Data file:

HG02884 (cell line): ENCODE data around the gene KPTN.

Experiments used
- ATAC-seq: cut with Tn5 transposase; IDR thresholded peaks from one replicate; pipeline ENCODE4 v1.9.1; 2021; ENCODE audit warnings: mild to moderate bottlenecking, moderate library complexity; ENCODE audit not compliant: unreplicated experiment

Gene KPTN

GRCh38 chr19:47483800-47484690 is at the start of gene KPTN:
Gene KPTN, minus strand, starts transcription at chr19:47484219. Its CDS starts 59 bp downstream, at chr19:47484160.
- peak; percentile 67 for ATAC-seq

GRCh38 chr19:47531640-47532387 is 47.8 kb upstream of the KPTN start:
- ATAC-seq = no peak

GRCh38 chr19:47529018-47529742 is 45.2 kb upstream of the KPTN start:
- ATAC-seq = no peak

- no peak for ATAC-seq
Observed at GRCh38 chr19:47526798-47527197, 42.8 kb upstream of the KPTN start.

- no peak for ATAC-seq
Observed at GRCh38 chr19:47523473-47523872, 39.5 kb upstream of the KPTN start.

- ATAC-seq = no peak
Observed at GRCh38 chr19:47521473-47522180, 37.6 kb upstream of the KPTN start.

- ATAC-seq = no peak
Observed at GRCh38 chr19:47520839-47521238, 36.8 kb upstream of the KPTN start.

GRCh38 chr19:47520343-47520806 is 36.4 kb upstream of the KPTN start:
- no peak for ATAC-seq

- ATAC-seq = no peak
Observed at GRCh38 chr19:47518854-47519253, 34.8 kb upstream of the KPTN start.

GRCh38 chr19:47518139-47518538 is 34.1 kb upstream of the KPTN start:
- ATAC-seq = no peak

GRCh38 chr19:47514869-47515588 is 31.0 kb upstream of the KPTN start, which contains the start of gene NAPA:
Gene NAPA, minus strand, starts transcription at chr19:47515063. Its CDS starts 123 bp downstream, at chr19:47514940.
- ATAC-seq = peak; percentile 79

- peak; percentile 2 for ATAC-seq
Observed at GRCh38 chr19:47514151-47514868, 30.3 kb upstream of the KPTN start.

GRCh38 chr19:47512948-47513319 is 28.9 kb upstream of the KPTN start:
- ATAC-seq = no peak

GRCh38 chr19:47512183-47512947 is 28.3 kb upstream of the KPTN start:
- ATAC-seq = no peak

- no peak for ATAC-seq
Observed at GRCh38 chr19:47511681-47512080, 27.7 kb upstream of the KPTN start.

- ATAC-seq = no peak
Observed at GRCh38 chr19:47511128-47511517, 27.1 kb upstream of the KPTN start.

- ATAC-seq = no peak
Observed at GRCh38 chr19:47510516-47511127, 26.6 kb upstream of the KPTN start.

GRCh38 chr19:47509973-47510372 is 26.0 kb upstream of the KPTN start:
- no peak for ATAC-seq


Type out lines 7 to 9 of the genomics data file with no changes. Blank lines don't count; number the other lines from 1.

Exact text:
- peak; percentile 67 for ATAC-seq

GRCh38 chr19:47531640-47532387 is 47.8 kb upstream of the KPTN start:
- ATAC-seq = no peak